As soon as the onions were harvested and stored it was time make sorghum. First we had to strip all the leaves off the cane while still standing in the field. We did this by making sort of a wooden sword with a good handle but not very sharp otherwise it would damage the stalk. Just start at the stalk and strike down right next to the stalk and about two or three swipes and you had the leaves. But three stalks to every hill and three or fours acres you can imagine how many stalks there were. My older brother and I worked many days to complete the job. We used to race to see who could get their row done first. But boy power was cheap and the job had to be done before frost. We knew we had only so much time. After it was all stripped of leaves we cut and top and pile it in small piles. You could cut one or two stalks at a time then cut the heads off and drop it in piles. Then haul it to the cane mill and pile it in long piles sometimes three or four feet high. The cane mill was made of three heavy cast iron rollers set in a cast iron frame in such a way that they all touched but one could move up and down slightly as the cane passed between them and pressed the juice out.
The ends of the roller went through the frame and had gears on the end and one extended higher than the others and had a long heavy pole bolted to it. It extended out about ten feet so it made about a twenty foot circle. One horse was hitched to it. A light lead pole was fastened out from the mill in front of the horse and the horse was tied to it. As the horse went forward so did the lead pole. Talk about a simple life—simple machines. That was it. All you had to do was say “get up” and it started and say “whoa,” it stopped. You never had to fill it with gas and to my memory never broke down. The first cost was low—five dollars, I think—and you didn’t have to make payments at the bank.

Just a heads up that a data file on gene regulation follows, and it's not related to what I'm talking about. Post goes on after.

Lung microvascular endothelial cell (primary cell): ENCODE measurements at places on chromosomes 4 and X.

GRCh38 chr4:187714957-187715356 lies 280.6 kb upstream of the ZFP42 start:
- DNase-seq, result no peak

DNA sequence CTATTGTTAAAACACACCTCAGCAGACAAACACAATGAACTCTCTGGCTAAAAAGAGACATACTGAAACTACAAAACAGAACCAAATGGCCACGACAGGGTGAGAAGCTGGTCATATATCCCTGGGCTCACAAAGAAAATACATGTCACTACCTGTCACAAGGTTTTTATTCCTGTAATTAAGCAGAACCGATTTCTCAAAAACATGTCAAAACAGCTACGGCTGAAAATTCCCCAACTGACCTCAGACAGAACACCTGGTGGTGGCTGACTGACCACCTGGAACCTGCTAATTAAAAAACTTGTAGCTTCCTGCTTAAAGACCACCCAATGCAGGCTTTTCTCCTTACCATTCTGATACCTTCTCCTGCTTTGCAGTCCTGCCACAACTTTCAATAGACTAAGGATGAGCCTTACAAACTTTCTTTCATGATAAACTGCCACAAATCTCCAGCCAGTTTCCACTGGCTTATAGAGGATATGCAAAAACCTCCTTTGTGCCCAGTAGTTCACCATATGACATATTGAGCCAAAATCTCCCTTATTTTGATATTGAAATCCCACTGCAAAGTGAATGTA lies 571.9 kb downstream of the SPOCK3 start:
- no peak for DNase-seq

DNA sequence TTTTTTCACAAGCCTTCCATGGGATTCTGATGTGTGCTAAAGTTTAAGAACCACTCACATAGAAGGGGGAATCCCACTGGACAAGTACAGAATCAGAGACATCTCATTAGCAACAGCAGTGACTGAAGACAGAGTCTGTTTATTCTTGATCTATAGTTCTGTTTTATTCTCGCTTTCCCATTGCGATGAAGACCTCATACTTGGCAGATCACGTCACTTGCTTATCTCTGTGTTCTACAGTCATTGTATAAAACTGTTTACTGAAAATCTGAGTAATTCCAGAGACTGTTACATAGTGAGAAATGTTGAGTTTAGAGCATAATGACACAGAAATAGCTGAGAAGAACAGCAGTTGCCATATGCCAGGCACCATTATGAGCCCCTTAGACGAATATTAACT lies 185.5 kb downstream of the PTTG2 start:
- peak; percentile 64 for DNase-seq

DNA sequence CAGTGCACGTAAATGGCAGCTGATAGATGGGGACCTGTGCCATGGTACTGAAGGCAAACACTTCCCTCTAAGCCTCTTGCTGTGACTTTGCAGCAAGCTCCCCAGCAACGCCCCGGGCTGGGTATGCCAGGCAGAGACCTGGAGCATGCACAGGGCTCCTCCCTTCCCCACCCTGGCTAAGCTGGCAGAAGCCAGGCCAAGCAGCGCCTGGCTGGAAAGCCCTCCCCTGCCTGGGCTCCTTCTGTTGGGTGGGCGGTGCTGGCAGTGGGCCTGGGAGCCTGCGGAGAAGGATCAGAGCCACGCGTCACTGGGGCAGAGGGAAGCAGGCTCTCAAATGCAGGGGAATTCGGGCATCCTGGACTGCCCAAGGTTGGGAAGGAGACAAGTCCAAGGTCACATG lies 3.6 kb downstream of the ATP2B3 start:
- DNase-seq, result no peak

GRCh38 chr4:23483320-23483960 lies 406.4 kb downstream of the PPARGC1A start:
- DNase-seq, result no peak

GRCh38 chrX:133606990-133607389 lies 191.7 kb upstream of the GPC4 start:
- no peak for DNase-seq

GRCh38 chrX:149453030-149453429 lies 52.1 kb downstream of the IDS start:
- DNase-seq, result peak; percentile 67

As the juice was pressed it flowed to the bottom of the press and out an opening in the side. From there it flowed through a pipe about one hundred feet into a barrel located beside the two cooking pans we used to boil it down. The pans were about two and a half feet wide and about six feet long and six or eight inches deep. They were placed on a sort of fireplace made from any rock close by and laid on top of each other to about two feet high. For mortar to hold them together we used clay mud and it served the purpose real well. Each pan held about fifty gallons of juice. A hot fire was needed to bring it to boil and then you had to skim the foam that came to the top. And after about six to eight hours as I remember it you had about five or six gallons of sorghum molasses depending on how thick you made it. I don’t remember how long it took to grind enough juice for a batch but by keeping the press running all day every day. I could have enough to make two batches a day and sometimes I could get enough ahead to make four batches a day if we started early in the morning.